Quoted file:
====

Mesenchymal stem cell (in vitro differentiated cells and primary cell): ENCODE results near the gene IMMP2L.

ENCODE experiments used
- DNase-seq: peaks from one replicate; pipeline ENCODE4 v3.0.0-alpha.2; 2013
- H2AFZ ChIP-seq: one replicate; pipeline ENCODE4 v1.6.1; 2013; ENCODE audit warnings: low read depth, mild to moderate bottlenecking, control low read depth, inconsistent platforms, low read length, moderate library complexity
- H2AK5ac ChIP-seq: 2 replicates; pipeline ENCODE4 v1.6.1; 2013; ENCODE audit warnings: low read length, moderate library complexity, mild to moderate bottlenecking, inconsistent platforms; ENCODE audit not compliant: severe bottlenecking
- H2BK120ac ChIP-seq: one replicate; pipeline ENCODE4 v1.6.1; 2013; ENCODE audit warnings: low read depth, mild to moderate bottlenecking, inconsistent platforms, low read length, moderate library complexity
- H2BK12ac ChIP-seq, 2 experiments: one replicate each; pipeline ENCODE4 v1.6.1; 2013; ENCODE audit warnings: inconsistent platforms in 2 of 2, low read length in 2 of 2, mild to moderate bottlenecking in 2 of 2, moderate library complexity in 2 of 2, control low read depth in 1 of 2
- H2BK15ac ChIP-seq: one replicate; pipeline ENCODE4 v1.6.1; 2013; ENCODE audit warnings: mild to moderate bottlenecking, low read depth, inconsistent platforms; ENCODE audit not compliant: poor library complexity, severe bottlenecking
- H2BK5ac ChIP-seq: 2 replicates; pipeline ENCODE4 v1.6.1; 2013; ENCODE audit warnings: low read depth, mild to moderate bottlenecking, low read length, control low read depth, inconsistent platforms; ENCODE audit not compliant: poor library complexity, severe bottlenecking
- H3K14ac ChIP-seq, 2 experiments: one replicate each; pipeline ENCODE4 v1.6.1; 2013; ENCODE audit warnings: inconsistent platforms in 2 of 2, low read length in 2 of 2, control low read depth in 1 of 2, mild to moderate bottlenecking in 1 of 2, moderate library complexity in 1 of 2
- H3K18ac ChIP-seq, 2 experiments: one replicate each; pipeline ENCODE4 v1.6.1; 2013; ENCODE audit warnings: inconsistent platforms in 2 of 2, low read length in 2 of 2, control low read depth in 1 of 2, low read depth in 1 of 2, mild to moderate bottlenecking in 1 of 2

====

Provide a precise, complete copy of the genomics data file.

Mesenchymal stem cell (in vitro differentiated cells and primary cell): ENCODE results near the gene IMMP2L.

ENCODE experiments used
- DNase-seq: peaks from one replicate; pipeline ENCODE4 v3.0.0-alpha.2; 2013
- H2AFZ ChIP-seq: one replicate; pipeline ENCODE4 v1.6.1; 2013; ENCODE audit warnings: low read depth, mild to moderate bottlenecking, control low read depth, inconsistent platforms, low read length, moderate library complexity
- H2AK5ac ChIP-seq: 2 replicates; pipeline ENCODE4 v1.6.1; 2013; ENCODE audit warnings: low read length, moderate library complexity, mild to moderate bottlenecking, inconsistent platforms; ENCODE audit not compliant: severe bottlenecking
- H2BK120ac ChIP-seq: one replicate; pipeline ENCODE4 v1.6.1; 2013; ENCODE audit warnings: low read depth, mild to moderate bottlenecking, inconsistent platforms, low read length, moderate library complexity
- H2BK12ac ChIP-seq, 2 experiments: one replicate each; pipeline ENCODE4 v1.6.1; 2013; ENCODE audit warnings: inconsistent platforms in 2 of 2, low read length in 2 of 2, mild to moderate bottlenecking in 2 of 2, moderate library complexity in 2 of 2, control low read depth in 1 of 2
- H2BK15ac ChIP-seq: one replicate; pipeline ENCODE4 v1.6.1; 2013; ENCODE audit warnings: mild to moderate bottlenecking, low read depth, inconsistent platforms; ENCODE audit not compliant: poor library complexity, severe bottlenecking
- H2BK5ac ChIP-seq: 2 replicates; pipeline ENCODE4 v1.6.1; 2013; ENCODE audit warnings: low read depth, mild to moderate bottlenecking, low read length, control low read depth, inconsistent platforms; ENCODE audit not compliant: poor library complexity, severe bottlenecking
- H3K14ac ChIP-seq, 2 experiments: one replicate each; pipeline ENCODE4 v1.6.1; 2013; ENCODE audit warnings: inconsistent platforms in 2 of 2, low read length in 2 of 2, control low read depth in 1 of 2, mild to moderate bottlenecking in 1 of 2, moderate library complexity in 1 of 2
- H3K18ac ChIP-seq, 2 experiments: one replicate each; pipeline ENCODE4 v1.6.1; 2013; ENCODE audit warnings: inconsistent platforms in 2 of 2, low read length in 2 of 2, control low read depth in 1 of 2, low read depth in 1 of 2, mild to moderate bottlenecking in 1 of 2